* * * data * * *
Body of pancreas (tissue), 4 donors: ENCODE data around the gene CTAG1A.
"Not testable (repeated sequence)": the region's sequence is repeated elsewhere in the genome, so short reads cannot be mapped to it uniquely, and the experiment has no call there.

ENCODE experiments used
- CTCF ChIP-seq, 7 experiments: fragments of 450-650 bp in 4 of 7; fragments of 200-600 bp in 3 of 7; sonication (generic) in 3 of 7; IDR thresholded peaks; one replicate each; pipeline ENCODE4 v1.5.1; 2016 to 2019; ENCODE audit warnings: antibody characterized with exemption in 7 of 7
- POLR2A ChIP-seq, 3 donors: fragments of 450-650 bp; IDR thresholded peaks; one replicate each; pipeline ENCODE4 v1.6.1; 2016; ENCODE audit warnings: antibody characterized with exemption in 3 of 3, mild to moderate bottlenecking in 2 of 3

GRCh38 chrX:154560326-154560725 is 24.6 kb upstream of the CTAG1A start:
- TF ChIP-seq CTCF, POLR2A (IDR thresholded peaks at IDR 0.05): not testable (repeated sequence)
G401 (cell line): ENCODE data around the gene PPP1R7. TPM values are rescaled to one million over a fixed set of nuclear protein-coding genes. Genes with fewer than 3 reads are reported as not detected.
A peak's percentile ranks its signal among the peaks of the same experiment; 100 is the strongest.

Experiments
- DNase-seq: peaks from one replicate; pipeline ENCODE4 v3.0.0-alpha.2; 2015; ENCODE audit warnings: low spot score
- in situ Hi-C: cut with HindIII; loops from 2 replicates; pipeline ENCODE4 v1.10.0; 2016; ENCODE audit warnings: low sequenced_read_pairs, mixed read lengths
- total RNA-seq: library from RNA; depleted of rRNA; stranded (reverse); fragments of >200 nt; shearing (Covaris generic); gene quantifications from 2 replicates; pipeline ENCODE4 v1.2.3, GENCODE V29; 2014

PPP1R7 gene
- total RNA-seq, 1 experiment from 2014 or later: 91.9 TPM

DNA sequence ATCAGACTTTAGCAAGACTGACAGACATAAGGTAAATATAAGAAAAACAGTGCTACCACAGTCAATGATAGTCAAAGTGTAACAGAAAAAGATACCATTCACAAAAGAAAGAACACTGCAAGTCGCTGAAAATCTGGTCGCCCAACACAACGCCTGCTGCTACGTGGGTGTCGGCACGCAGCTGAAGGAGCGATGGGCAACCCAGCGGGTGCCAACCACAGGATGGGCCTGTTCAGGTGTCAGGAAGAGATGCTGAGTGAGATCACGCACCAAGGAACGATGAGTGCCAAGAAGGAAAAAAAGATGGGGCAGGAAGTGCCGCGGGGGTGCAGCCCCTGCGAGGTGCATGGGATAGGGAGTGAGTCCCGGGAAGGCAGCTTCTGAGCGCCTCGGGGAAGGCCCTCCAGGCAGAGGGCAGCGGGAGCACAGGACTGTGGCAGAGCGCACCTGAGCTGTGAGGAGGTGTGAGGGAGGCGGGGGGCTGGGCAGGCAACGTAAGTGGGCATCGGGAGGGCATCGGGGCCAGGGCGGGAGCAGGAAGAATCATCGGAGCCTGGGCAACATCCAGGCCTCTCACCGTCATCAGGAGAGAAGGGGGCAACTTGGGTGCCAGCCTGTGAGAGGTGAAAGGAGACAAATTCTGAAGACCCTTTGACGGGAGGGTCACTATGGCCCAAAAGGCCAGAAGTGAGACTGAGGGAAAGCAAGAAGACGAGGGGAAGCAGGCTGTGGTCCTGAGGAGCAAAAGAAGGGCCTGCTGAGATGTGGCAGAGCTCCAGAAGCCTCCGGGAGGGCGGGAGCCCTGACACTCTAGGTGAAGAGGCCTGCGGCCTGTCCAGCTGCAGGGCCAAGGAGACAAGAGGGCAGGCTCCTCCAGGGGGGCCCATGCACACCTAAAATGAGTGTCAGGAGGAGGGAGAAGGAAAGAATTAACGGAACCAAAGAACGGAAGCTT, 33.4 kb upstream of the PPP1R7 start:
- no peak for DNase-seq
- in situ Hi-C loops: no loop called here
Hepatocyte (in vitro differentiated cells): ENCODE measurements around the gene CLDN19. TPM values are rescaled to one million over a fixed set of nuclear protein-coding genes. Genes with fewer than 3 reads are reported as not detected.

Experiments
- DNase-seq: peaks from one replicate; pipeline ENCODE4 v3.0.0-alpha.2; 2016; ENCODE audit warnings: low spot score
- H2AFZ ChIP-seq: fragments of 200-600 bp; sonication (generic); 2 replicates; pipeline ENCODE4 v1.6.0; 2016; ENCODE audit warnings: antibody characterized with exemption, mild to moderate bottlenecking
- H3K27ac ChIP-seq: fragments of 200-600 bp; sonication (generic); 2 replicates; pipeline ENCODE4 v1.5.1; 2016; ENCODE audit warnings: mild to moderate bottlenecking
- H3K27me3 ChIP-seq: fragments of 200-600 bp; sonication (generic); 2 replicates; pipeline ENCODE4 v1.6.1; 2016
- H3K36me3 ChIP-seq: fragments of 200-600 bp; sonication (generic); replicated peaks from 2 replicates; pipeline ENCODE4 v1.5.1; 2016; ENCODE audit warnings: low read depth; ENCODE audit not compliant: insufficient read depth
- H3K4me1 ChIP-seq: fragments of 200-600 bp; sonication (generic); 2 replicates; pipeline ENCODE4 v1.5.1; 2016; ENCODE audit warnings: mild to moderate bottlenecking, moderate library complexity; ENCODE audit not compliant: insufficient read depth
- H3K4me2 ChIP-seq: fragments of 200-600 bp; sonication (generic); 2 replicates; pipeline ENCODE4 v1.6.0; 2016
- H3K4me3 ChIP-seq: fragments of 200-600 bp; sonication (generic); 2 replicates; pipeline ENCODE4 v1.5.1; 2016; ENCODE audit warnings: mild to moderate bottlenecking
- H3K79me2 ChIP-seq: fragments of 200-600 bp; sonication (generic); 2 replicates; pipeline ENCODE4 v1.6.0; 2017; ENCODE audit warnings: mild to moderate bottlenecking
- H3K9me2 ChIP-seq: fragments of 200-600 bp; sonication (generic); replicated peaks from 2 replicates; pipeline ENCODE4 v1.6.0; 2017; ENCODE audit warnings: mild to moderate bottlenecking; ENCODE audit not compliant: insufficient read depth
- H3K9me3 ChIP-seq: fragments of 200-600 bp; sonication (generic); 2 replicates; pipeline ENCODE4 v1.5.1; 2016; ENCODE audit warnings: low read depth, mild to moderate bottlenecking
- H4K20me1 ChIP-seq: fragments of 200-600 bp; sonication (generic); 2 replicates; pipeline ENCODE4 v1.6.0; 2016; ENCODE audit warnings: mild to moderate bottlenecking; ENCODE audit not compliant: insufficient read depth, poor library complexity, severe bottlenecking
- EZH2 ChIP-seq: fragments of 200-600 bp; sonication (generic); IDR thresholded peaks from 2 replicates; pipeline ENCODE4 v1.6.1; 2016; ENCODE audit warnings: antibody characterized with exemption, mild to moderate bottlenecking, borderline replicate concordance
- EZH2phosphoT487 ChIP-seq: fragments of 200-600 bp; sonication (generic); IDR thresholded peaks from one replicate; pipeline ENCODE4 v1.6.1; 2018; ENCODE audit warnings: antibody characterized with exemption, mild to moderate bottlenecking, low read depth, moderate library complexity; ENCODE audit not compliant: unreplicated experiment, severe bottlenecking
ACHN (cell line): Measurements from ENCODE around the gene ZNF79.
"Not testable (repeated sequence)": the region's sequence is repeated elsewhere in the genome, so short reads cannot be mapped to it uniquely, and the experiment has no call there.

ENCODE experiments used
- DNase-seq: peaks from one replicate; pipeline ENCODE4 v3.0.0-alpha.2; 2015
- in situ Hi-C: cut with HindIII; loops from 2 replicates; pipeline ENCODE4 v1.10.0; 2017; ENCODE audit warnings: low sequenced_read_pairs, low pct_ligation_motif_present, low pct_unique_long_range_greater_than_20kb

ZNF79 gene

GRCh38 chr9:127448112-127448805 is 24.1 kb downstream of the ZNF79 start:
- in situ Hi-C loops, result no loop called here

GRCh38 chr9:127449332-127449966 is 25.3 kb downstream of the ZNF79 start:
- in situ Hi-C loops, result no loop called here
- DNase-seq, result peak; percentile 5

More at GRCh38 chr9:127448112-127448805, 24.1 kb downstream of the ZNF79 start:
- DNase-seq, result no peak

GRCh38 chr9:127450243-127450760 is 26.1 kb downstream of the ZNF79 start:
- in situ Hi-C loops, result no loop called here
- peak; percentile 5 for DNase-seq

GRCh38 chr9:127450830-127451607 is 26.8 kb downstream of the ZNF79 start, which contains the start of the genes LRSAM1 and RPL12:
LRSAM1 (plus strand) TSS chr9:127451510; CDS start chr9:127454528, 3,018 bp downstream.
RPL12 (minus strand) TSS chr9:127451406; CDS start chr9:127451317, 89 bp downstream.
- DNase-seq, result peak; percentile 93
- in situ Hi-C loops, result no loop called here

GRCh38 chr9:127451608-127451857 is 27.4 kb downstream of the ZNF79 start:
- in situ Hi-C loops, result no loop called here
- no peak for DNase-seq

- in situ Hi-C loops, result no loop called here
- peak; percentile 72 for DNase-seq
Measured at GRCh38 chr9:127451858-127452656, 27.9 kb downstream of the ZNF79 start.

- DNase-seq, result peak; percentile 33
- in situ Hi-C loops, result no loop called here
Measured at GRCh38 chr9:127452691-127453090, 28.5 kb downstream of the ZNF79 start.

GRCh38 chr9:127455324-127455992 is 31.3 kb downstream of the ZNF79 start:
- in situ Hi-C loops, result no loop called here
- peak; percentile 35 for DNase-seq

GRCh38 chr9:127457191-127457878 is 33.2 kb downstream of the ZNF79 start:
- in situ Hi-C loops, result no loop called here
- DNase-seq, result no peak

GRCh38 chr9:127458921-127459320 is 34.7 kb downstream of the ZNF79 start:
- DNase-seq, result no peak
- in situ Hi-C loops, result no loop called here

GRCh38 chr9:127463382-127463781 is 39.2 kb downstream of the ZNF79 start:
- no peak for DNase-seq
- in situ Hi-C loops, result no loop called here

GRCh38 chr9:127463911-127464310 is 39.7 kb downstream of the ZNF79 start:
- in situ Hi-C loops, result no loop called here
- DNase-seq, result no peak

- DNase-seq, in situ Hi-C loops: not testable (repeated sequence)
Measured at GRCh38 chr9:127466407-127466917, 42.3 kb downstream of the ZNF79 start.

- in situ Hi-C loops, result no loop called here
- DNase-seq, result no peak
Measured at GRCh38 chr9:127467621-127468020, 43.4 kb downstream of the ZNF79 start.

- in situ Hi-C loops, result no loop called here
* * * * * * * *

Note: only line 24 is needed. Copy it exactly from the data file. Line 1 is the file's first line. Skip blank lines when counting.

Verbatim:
- H3K27me3 ChIP-seq: fragments of 200-600 bp; sonication (generic); 2 replicates; pipeline ENCODE4 v1.6.1; 2016